Parallel robots exhibit the so-called forward singularities, which complicate substantially the planning and control of their motions. Often, the issues introduced by such configurations are circumvented by restricting the motions to singularity- free regions of the workspace. However, this comes at the expense of reducing the motion range of the robot substantially. It is for this reason that, recently, efforts are underway to control singularity-crossing trajectories. This paper proposes a reliable controller to stabilize such kind of trajectories. The controller is based on the classical theory of linear quadratic regulators, which we adapt appropriately to the case of parallel robots. As opposed to traditional computed-torque methods, the obtained controller does not rely on expensive inverse dynamics computations. Instead, it uses an optimal control law that is easy to evaluate, and does not generate instabilities at forward singularities. The performance of the controller is exemplified on a five-bar parallel robot accomplishing two tasks that require the traversal of singularities.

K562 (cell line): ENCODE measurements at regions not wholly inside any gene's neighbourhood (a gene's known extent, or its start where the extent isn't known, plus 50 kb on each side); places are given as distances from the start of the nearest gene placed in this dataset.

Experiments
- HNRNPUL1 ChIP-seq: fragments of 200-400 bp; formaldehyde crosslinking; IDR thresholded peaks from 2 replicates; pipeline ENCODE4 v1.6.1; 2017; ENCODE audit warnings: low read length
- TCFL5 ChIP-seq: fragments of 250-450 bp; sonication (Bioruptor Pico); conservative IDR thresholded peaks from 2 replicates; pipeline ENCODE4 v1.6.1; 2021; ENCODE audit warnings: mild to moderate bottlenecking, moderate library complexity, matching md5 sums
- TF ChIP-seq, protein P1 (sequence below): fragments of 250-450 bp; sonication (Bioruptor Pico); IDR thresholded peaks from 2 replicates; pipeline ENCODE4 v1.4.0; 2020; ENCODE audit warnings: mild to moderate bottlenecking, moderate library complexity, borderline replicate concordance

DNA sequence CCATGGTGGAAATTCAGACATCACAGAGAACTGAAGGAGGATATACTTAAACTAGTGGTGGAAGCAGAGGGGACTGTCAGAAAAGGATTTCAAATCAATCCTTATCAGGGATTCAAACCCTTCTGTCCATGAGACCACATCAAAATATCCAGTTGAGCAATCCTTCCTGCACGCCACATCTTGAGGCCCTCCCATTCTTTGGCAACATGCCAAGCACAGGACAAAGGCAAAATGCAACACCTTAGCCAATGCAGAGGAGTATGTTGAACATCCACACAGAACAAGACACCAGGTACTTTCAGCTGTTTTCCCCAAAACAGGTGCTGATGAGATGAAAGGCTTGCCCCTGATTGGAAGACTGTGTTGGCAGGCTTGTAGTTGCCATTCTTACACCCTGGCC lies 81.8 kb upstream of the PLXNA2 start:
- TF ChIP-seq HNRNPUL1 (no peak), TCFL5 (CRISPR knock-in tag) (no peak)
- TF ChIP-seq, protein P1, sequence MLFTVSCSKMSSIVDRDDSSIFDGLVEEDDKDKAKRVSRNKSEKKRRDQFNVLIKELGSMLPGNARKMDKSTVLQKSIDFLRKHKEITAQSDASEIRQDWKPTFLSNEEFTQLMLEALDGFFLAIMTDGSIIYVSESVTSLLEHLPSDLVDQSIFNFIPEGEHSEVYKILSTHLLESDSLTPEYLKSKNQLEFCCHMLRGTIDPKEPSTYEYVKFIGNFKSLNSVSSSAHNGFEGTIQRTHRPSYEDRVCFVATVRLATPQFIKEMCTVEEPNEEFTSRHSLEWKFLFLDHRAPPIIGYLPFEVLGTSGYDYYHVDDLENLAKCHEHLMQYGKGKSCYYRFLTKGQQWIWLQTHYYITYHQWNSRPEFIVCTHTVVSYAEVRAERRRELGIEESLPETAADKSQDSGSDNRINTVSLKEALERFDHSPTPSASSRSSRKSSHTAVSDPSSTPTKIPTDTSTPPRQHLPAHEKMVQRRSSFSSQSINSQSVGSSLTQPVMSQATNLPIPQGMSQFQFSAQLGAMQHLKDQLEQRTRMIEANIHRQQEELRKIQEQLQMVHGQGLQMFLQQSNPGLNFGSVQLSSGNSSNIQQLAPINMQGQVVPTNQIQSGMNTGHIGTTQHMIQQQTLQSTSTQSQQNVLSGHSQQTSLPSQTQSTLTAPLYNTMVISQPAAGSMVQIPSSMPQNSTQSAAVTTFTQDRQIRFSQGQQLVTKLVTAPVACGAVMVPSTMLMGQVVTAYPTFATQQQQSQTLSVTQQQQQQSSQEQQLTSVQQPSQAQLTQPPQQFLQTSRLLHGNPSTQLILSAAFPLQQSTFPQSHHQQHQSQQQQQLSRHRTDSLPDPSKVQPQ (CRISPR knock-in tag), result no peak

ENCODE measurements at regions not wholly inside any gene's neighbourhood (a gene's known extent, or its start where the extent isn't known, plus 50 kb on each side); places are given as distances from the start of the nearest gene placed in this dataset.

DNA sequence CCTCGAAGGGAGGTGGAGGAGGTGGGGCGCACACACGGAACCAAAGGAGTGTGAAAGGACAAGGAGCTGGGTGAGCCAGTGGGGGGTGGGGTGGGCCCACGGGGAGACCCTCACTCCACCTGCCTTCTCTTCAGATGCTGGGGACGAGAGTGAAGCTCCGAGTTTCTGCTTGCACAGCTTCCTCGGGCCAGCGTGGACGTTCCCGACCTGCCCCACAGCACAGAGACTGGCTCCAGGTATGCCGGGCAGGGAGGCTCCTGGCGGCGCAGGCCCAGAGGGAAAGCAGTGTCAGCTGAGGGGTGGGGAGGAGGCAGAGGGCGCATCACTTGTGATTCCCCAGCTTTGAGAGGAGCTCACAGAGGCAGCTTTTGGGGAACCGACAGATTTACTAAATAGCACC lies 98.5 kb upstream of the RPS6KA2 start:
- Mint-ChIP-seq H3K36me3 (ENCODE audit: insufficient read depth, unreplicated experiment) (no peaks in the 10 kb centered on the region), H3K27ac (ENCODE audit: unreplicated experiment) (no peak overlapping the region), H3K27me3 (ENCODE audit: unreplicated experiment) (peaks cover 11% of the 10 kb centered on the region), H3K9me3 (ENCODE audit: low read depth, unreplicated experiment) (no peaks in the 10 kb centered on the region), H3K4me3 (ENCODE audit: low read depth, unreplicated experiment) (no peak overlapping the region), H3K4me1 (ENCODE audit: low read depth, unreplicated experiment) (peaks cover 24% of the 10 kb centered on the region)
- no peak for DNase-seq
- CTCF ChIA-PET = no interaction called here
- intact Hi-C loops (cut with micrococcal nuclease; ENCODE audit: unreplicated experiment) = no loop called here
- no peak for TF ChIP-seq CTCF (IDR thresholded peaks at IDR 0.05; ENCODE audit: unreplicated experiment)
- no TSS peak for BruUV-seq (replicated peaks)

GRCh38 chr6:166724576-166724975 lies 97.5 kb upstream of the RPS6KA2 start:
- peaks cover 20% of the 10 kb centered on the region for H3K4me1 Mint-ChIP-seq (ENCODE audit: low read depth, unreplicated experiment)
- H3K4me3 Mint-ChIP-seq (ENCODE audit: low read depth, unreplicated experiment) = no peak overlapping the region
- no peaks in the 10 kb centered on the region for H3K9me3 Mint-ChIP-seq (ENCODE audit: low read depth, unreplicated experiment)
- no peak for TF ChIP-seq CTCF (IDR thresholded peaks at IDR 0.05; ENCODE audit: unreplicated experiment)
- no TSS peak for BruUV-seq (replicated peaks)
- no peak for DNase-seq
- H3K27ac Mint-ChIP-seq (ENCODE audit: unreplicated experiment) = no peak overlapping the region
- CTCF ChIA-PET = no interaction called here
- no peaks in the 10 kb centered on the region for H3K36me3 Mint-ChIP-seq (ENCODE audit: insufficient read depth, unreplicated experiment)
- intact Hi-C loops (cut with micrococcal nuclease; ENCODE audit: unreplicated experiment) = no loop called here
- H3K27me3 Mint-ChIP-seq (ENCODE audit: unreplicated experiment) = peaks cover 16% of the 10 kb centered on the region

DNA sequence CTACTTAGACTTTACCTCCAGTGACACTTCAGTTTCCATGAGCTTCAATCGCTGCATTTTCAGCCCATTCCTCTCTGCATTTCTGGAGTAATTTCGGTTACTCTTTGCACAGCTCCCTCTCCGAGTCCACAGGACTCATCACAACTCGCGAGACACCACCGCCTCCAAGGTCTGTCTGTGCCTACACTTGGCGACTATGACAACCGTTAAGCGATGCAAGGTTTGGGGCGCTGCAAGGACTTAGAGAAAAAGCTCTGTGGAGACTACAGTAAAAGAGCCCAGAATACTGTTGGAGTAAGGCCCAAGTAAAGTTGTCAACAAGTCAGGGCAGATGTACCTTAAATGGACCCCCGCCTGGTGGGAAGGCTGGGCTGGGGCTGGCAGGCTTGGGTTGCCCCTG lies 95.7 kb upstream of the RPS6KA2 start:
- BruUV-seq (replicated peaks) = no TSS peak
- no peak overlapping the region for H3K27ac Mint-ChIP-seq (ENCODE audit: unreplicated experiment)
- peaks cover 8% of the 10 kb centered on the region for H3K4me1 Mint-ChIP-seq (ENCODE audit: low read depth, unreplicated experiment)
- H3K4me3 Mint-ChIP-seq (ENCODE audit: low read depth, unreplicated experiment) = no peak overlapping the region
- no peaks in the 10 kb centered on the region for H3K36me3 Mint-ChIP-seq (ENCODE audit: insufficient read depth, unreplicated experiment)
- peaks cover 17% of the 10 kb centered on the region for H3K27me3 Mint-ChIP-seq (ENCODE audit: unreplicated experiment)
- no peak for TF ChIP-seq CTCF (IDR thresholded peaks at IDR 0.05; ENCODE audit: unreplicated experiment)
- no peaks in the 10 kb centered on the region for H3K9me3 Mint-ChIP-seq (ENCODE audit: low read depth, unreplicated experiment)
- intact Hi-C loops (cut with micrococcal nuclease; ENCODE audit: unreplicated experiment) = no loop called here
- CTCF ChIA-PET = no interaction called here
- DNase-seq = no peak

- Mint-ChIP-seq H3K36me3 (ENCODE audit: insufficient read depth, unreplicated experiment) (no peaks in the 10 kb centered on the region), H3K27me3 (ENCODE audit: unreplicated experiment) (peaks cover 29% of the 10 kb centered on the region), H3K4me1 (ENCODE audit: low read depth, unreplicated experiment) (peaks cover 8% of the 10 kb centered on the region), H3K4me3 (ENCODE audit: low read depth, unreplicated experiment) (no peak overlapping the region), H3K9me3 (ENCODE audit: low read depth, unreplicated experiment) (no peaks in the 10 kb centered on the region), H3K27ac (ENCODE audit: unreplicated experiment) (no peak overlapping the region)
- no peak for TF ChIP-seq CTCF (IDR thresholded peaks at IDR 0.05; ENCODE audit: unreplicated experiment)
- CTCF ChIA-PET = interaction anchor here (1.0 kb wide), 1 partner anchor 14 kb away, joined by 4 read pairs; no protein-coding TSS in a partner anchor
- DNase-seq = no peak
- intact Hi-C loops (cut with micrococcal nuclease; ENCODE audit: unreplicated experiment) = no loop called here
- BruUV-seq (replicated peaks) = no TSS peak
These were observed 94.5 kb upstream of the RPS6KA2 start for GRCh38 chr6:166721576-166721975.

Links: Speaker info, IROS-18


Speaker: Adrià Colomé ()
Title: Dimensionality Reduction in Learning Gaussian Mixture Models of Movement Primitives for Contextualized Robot Action Selection
Abstract: